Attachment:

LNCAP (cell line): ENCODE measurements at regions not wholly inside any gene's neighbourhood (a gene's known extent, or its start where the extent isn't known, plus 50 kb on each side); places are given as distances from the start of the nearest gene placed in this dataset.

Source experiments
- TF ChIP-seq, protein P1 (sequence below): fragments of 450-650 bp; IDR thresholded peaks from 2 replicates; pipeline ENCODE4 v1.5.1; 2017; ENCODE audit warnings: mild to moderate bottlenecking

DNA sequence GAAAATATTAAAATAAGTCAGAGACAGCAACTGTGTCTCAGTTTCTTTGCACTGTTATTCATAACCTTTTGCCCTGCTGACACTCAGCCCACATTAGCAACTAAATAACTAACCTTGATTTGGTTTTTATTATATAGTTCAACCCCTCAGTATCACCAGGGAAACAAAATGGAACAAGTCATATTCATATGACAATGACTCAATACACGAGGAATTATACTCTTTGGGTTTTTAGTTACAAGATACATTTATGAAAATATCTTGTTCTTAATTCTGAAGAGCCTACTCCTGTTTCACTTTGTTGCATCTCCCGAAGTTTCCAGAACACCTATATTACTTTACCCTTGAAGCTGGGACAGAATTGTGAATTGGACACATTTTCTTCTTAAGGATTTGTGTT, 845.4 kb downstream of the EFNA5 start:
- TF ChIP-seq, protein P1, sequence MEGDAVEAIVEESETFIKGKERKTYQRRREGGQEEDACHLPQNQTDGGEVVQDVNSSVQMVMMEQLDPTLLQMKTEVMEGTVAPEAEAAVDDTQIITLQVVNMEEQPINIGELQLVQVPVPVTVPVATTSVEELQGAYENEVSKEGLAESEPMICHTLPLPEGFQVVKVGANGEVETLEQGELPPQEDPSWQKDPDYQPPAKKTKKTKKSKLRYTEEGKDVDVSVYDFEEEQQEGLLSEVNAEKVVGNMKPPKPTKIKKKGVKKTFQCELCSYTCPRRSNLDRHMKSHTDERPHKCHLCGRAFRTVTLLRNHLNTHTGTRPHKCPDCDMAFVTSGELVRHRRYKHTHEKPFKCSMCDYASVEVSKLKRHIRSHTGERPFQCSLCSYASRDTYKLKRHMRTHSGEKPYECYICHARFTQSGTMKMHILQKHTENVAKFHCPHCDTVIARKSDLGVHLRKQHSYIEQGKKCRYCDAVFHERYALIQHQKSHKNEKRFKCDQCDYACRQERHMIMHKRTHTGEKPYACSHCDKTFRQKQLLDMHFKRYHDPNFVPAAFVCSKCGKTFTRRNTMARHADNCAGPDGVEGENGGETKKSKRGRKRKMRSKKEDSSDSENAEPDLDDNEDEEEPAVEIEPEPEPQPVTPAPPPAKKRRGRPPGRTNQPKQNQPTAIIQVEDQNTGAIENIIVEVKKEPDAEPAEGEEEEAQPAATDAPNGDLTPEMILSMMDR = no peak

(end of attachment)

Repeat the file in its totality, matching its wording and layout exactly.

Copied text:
LNCAP (cell line): ENCODE measurements at regions not wholly inside any gene's neighbourhood (a gene's known extent, or its start where the extent isn't known, plus 50 kb on each side); places are given as distances from the start of the nearest gene placed in this dataset.

Source experiments
- TF ChIP-seq, protein P1 (sequence below): fragments of 450-650 bp; IDR thresholded peaks from 2 replicates; pipeline ENCODE4 v1.5.1; 2017; ENCODE audit warnings: mild to moderate bottlenecking

DNA sequence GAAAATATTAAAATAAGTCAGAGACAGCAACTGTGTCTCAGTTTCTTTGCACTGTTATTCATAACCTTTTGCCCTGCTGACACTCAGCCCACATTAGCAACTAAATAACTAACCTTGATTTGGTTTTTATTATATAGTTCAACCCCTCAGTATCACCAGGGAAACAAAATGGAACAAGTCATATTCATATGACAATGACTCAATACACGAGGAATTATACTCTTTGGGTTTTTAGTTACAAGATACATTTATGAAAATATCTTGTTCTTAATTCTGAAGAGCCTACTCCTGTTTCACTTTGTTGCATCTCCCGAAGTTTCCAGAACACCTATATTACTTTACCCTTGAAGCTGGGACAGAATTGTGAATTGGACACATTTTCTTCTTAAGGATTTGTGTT, 845.4 kb downstream of the EFNA5 start:
- TF ChIP-seq, protein P1, sequence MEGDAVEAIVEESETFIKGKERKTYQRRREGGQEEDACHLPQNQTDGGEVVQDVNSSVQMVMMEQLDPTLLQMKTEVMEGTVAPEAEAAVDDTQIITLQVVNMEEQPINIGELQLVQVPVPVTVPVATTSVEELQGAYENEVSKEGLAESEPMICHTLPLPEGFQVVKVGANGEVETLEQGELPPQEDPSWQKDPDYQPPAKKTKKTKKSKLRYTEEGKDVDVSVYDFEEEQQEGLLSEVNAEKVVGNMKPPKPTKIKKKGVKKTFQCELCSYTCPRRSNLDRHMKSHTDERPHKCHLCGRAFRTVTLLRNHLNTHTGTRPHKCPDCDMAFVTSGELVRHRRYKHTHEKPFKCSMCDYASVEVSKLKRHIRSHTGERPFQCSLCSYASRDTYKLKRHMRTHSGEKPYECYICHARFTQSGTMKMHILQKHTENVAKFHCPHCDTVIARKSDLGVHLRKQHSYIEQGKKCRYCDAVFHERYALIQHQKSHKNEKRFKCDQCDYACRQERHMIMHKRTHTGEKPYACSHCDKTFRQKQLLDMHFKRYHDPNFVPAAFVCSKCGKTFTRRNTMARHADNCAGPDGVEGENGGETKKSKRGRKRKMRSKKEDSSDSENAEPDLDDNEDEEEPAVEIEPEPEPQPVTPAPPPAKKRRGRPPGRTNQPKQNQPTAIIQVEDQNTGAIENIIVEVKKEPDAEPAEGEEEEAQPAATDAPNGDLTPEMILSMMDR = no peak